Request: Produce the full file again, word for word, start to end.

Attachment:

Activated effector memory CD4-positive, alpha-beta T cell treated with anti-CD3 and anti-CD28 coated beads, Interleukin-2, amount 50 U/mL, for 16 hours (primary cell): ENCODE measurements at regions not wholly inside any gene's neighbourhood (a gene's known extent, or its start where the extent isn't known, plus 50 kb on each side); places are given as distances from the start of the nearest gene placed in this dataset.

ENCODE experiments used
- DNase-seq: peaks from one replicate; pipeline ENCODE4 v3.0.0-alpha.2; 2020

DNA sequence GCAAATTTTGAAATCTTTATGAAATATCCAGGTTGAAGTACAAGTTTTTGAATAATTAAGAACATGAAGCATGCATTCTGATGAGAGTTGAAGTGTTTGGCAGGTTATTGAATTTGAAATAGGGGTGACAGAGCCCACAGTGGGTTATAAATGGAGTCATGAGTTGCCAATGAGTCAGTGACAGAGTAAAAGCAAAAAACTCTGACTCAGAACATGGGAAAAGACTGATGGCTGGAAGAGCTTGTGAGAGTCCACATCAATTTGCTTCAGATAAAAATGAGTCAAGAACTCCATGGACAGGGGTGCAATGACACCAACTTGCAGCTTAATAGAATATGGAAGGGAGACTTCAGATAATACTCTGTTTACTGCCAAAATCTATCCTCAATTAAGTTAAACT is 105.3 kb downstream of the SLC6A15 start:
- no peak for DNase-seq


Activated effector memory CD4-positive, alpha-beta T cell treated with anti-CD3 and anti-CD28 coated beads, Interleukin-2, amount 50 U/mL, for 16 hours (primary cell): ENCODE measurements at regions not wholly inside any gene's neighbourhood (a gene's known extent, or its start where the extent isn't known, plus 50 kb on each side); places are given as distances from the start of the nearest gene placed in this dataset.

ENCODE experiments used
- DNase-seq: peaks from one replicate; pipeline ENCODE4 v3.0.0-alpha.2; 2020

DNA sequence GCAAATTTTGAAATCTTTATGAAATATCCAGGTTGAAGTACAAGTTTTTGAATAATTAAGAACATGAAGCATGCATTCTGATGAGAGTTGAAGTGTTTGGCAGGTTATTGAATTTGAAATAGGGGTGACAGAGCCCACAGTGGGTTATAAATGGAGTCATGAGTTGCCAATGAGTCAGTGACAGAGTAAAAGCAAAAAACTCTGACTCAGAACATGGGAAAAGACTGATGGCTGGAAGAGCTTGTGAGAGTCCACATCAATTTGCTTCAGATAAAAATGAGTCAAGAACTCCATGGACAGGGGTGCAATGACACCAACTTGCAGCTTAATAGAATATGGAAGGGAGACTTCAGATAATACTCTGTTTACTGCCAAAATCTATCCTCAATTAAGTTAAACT is 105.3 kb downstream of the SLC6A15 start:
- no peak for DNase-seq